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Padcaster Mini turns iPad Minis into videography studios

Sections: Accessories, Apple, Computers, Gadgets / Other, Imaging, Miscellaneous, Mobile Computers

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Although tablets make for ideal consumption devices, they’re quite handy when it comes to creativity and content creation. They tend to have just the right amount of screen size and under-the-hood power to effectively drive image, audio, or video apps out there.

When it comes to imaging and video, starting with great shots can go a long way in terms of saving time (and energy). Sometimes all you need is that right bit of equipment to get you going. Any iPad Mini owners who dabble with video, or are interested in getting started, should check out the Padcaster Mini on Kickstarter.

Padcaster Mini recordingThe Padcaster Mini is based on the original Padcaster design. Just like its older sibling, the Padcaster Mini lets users mount their iPad Mini in an aluminum frame that’s equipped with threaded holes all around it for tools. It’s like having Batman’s utility belt for your tablet.

The ease and simplicity of the Padcaster Mini is what makes it extraordinary. This device features an insert that holds the iPad Mini in place, yet lets you pop it out whenever you need to. But when the tablet is in, you’re likely to have it mounted on a tripod (or monopod, if you wish) for steady shooting.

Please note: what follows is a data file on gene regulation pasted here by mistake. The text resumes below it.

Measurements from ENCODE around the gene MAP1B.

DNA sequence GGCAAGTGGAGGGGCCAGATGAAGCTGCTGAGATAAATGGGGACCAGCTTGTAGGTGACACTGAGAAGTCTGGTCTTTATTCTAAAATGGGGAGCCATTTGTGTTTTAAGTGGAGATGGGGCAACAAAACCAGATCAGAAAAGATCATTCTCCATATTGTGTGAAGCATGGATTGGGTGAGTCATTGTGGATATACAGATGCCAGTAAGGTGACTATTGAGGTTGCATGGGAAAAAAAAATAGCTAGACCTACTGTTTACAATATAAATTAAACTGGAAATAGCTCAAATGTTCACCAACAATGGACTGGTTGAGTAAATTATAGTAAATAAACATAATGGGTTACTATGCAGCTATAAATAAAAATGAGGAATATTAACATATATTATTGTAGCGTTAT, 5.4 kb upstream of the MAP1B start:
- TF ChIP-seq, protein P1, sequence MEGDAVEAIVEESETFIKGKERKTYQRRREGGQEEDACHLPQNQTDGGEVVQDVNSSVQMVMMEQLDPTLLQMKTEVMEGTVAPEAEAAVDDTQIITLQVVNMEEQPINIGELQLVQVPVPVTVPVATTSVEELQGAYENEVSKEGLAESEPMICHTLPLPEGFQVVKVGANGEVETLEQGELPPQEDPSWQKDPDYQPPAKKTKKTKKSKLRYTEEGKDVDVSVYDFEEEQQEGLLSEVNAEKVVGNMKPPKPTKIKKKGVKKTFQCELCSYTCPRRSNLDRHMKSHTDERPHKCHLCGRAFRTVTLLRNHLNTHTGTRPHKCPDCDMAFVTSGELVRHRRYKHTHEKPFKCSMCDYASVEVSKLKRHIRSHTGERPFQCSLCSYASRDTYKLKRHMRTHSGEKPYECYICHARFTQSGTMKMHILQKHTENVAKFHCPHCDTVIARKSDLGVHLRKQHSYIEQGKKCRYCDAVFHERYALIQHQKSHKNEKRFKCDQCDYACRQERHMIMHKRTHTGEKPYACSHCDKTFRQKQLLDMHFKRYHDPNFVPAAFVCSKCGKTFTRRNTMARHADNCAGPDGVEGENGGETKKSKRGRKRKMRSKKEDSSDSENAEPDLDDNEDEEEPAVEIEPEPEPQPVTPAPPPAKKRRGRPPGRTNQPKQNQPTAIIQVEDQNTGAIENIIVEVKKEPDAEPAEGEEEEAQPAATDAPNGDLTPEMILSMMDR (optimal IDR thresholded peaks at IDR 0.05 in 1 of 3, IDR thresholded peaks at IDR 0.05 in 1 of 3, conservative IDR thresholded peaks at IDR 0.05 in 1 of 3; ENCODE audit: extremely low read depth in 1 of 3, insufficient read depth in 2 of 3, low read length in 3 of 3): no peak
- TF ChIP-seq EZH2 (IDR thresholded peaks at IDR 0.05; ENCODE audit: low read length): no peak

Lights, lenses, microphones. All those tools (and more) can be mounted securely to the Padcaster Mini for recording video or photo-taking. And since you’re working with a tablet, much of the video can be edited or sent via wireless on the spot. Having this kind of versatility can help one transition from amateur toward professional.

Although originally meant for videography, the Padcaster has found more uses that the designers never foresaw. People have been able to find new and different ways to use the Padcaster, and the same is likely to happen with the Padcaster Mini. That’s imagination serving needs at it’s best.

If you own an iPad Mini, the Padcaster Mini Kickstarter project is worth a visit. Who knows? You just might spark that inner-journalist you never knew was there.

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